Air Force Wants Control of Spaceby Noah Shachtman, m.wired.com
November 7th 2007
Not too long ago, the Air Force tried to snag power over all of the military’s drones. That didn’t work out very well — the Pentagon brass smacked down the plan. So now, flyboys’ new idea is to "gain control over development, construction and operational support of nearly all national-security space systems," the Wall Street Journal reports.
The new, long-term campaign, sketched out in a speech here earlier this week by Air Force Lt. Gen. Michael Hamel, the service’s top uniformed space acquisition official, seeks to roll back the role of the Army and the Navy in overseeing future satellite programs. It also envisions more direct Air Force control over other, multibillion-dollar surveillance satellites desired by the U.S.
Now, military space systems — on the whole — have been a downright mess in recent years; way overbudget, even by Pentagon standards, and chronically late. So some bureaucratic clean-up would be very much in order. But, at least in the Journal’s
characterization of Hamel’s speech, there doesn’t seem to have been much mention of that. Instead, the focus appears to be on battles within the halls of the Pentagon — and against the Chinese, in orbit.
Such a shift is necessary, he told an industry conference, to reduce the "fractious infighting, if you will, between various organizations" that now mars space policy and acquisitions, and to create "a more coherent framework" for assuring
U.S. space superiority…
Under today’s practices, the Navy buys some of the high-frequency satellite communications systems it relies on, while the
Army is slated to oversee some of the advanced communications networks essential to lighter, more mobile ground forces.
Meanwhile, intelligence agencies and their champions in Congress have been battling with the Air Force over how to develop, and who will end up controlling, proposed spy satellite constellations.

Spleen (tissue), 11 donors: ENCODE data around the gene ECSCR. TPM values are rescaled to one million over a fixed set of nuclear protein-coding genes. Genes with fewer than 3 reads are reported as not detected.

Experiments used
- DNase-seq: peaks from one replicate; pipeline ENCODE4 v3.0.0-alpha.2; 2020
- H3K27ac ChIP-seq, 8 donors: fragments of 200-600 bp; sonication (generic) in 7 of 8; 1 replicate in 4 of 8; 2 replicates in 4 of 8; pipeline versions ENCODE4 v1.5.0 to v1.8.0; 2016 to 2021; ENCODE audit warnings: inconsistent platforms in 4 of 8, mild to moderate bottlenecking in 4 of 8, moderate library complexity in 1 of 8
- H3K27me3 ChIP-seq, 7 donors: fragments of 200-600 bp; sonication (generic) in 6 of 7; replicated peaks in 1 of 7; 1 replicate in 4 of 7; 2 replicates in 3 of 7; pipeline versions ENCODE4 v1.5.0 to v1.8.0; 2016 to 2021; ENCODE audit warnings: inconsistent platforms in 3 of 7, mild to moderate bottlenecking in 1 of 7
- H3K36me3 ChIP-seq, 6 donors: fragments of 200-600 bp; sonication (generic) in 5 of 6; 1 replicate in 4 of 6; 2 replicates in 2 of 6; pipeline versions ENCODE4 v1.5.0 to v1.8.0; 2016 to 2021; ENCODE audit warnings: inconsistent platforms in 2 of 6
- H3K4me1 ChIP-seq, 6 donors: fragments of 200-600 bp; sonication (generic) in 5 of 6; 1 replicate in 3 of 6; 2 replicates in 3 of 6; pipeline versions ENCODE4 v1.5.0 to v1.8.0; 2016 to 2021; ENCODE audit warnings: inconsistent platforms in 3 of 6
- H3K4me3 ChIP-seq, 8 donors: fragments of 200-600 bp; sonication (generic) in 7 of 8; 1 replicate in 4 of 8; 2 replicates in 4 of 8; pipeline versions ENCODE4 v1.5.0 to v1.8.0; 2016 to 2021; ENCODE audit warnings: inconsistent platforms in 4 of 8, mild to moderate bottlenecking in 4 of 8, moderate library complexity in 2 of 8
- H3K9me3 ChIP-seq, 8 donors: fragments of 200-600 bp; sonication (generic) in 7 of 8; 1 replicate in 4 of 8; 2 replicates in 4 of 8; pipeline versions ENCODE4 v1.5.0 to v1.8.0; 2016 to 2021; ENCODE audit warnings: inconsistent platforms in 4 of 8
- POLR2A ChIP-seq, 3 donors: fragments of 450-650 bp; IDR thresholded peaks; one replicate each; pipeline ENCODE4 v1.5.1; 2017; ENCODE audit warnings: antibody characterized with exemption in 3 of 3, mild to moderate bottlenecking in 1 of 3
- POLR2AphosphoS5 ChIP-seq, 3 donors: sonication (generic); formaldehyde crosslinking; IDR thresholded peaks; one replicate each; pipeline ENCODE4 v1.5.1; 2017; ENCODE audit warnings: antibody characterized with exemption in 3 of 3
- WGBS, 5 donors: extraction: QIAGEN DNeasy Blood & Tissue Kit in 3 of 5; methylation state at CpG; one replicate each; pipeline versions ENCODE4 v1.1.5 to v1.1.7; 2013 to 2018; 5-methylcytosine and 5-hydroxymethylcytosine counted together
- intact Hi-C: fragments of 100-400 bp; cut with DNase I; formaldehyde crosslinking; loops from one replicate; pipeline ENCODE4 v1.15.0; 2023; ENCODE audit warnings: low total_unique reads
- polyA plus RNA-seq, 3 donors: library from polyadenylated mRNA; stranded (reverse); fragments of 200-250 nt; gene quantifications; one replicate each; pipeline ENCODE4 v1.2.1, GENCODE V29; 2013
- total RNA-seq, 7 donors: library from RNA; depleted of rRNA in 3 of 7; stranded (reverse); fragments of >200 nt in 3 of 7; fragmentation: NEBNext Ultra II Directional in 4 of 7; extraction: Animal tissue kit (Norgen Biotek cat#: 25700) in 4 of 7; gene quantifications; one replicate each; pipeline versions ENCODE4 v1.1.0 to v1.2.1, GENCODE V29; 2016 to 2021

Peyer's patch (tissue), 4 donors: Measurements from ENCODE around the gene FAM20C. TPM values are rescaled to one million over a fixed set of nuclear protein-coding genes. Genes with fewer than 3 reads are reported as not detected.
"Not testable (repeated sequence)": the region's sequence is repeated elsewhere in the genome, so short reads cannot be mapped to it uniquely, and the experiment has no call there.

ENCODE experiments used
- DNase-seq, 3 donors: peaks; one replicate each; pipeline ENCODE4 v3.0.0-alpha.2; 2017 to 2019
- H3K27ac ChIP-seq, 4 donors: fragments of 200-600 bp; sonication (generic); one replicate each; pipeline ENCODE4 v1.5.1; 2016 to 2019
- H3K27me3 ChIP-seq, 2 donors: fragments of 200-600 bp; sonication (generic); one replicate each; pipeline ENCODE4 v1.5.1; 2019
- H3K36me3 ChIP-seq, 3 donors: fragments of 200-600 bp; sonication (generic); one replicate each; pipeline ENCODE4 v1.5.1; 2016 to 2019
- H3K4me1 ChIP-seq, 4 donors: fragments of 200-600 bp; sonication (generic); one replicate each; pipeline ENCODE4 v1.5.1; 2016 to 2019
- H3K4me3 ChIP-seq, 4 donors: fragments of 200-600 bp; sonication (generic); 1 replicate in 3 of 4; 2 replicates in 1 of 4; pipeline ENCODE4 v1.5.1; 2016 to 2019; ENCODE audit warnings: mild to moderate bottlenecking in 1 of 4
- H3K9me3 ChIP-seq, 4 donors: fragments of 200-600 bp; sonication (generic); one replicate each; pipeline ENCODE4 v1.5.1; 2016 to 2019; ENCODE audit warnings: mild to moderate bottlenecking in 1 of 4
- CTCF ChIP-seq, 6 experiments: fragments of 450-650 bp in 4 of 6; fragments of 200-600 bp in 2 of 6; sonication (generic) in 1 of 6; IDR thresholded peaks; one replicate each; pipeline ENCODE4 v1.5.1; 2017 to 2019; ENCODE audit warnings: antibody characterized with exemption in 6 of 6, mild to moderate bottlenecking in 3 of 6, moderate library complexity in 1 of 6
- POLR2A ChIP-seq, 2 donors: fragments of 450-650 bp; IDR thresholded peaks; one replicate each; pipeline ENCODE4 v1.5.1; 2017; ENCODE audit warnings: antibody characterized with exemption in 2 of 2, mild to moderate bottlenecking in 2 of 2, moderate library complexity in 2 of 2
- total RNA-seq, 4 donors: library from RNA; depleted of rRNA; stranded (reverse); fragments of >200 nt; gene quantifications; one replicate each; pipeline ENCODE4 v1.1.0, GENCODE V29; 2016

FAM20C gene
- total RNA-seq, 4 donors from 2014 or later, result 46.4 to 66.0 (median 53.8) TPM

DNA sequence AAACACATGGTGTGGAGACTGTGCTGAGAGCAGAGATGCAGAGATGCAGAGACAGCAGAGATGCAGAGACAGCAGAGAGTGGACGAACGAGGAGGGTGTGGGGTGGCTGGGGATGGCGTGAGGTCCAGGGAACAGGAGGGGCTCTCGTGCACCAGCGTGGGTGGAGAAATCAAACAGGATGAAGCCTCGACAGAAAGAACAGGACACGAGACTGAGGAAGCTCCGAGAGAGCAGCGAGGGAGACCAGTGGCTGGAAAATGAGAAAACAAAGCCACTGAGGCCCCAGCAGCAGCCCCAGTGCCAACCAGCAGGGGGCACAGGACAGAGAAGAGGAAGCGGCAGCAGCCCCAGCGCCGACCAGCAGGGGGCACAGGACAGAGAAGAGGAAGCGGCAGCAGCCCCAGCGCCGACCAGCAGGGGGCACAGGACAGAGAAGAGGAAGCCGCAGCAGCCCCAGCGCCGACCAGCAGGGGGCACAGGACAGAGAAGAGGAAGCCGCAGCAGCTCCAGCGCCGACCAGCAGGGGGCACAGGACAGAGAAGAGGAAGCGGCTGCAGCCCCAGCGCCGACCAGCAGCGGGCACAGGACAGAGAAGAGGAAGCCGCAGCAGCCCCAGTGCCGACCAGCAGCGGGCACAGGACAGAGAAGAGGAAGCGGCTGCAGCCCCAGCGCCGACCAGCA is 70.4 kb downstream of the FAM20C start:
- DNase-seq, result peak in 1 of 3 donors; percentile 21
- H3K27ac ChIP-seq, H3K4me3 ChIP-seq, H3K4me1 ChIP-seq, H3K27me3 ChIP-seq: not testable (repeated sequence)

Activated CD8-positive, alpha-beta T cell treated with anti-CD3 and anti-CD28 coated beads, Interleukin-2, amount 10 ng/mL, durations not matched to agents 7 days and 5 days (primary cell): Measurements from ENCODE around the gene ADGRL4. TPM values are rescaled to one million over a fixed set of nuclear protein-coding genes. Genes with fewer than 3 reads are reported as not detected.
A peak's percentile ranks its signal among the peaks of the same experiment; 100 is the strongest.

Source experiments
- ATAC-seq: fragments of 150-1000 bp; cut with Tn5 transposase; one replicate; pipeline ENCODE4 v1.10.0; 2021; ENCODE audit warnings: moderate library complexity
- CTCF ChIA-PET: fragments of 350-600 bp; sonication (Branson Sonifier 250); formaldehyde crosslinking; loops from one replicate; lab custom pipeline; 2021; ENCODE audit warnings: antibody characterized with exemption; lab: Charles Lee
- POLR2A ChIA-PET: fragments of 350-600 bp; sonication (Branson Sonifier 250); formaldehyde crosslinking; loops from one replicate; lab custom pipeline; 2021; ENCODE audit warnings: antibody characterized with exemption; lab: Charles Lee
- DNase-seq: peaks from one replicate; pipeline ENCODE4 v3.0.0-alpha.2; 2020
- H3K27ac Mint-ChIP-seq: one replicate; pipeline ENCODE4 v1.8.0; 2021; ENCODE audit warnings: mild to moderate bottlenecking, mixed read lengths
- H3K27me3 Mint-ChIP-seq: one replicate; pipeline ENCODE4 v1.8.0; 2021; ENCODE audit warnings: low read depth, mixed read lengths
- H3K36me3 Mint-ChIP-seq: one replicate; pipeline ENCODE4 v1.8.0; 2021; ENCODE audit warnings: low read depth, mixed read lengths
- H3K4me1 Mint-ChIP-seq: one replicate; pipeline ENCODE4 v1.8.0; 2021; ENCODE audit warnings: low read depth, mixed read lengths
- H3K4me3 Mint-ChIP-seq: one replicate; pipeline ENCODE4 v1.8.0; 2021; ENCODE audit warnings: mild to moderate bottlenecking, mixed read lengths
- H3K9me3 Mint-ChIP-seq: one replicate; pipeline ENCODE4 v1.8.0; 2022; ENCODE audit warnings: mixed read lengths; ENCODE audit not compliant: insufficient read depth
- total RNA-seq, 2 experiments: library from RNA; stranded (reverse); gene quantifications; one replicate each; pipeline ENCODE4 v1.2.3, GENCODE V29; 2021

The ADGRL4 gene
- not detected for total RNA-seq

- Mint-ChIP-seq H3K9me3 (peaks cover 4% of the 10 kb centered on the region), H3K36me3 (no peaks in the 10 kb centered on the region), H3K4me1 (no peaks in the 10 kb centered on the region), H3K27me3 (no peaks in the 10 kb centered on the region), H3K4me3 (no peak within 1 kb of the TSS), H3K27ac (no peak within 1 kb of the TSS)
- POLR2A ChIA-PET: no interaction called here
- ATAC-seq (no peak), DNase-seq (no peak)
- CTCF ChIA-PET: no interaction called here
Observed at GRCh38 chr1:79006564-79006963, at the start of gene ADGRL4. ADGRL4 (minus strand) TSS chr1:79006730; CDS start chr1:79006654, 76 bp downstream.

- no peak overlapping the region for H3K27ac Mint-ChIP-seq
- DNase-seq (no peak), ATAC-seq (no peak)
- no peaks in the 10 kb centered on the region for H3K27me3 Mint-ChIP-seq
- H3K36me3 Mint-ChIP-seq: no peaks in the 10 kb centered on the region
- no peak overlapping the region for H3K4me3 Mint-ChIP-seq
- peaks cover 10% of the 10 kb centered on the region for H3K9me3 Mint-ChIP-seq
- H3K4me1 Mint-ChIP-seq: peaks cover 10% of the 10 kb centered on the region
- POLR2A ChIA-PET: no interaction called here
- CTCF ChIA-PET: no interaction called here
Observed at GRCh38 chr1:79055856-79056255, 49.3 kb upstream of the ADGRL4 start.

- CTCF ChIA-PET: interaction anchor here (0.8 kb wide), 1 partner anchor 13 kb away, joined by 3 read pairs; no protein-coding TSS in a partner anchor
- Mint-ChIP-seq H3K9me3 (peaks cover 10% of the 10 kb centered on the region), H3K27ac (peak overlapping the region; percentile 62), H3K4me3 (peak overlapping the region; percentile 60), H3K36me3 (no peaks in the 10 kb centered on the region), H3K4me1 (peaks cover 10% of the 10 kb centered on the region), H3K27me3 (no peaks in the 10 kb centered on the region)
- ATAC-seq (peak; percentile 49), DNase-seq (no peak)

The friction has grown to the point that House and Senate committees earlier this year voted out widely divergent bills for future space radar efforts. In addition to sharp disagreements over funding levels, the bills also clashed over which organization should be in charge of development…
Defense Secretary Robert Gates is considering other changes as well. One is a return to space organization principles used and then abandoned by the Bush administration, such as a single, unified civilian leadership structure in charge of buying both military and intelligence satellites.
One argument increasingly used by the Air Force to expand its authority is the need to develop new ways to defend space assets in the future. In one of the bluntest explanations of that argument in an unclassified forum, Col. Gary Henry, vice commander of the space superiority wing at the Space and Missile Systems Center commanded by Gen. Hamel, told the conference that the Air Force is looking for various ways not only to defend against, but to attack potential space adversaries. "We’re going to have to defend aggressively," Col. Henry said, because recent advances by China present "a very clear signal we no longer have sanctuary in space."
Original Page: http://m.wired.com/dangerroom/2007/11/not-too-long-ag/